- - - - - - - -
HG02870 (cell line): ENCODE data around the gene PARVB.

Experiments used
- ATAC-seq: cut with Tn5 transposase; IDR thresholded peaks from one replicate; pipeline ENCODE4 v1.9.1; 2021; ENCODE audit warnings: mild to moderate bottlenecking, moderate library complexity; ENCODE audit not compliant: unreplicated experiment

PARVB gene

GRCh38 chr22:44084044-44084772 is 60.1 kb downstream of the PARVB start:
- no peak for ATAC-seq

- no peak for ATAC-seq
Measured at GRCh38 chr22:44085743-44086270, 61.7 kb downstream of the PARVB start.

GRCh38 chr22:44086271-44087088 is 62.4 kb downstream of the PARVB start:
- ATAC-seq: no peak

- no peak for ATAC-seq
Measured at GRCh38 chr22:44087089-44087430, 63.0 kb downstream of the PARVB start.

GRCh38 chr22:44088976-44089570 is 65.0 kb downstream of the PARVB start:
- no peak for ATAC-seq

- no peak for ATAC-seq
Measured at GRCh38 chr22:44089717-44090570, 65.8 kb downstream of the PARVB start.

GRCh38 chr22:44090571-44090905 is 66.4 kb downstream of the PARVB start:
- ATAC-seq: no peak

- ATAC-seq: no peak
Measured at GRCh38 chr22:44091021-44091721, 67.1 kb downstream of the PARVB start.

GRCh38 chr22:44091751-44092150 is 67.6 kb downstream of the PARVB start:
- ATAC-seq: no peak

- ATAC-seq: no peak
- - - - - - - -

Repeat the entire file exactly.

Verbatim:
HG02870 (cell line): ENCODE data around the gene PARVB.

Experiments used
- ATAC-seq: cut with Tn5 transposase; IDR thresholded peaks from one replicate; pipeline ENCODE4 v1.9.1; 2021; ENCODE audit warnings: mild to moderate bottlenecking, moderate library complexity; ENCODE audit not compliant: unreplicated experiment

PARVB gene

GRCh38 chr22:44084044-44084772 is 60.1 kb downstream of the PARVB start:
- no peak for ATAC-seq

- no peak for ATAC-seq
Measured at GRCh38 chr22:44085743-44086270, 61.7 kb downstream of the PARVB start.

GRCh38 chr22:44086271-44087088 is 62.4 kb downstream of the PARVB start:
- ATAC-seq: no peak

- no peak for ATAC-seq
Measured at GRCh38 chr22:44087089-44087430, 63.0 kb downstream of the PARVB start.

GRCh38 chr22:44088976-44089570 is 65.0 kb downstream of the PARVB start:
- no peak for ATAC-seq

- no peak for ATAC-seq
Measured at GRCh38 chr22:44089717-44090570, 65.8 kb downstream of the PARVB start.

GRCh38 chr22:44090571-44090905 is 66.4 kb downstream of the PARVB start:
- ATAC-seq: no peak

- ATAC-seq: no peak
Measured at GRCh38 chr22:44091021-44091721, 67.1 kb downstream of the PARVB start.

GRCh38 chr22:44091751-44092150 is 67.6 kb downstream of the PARVB start:
- ATAC-seq: no peak

- ATAC-seq: no peak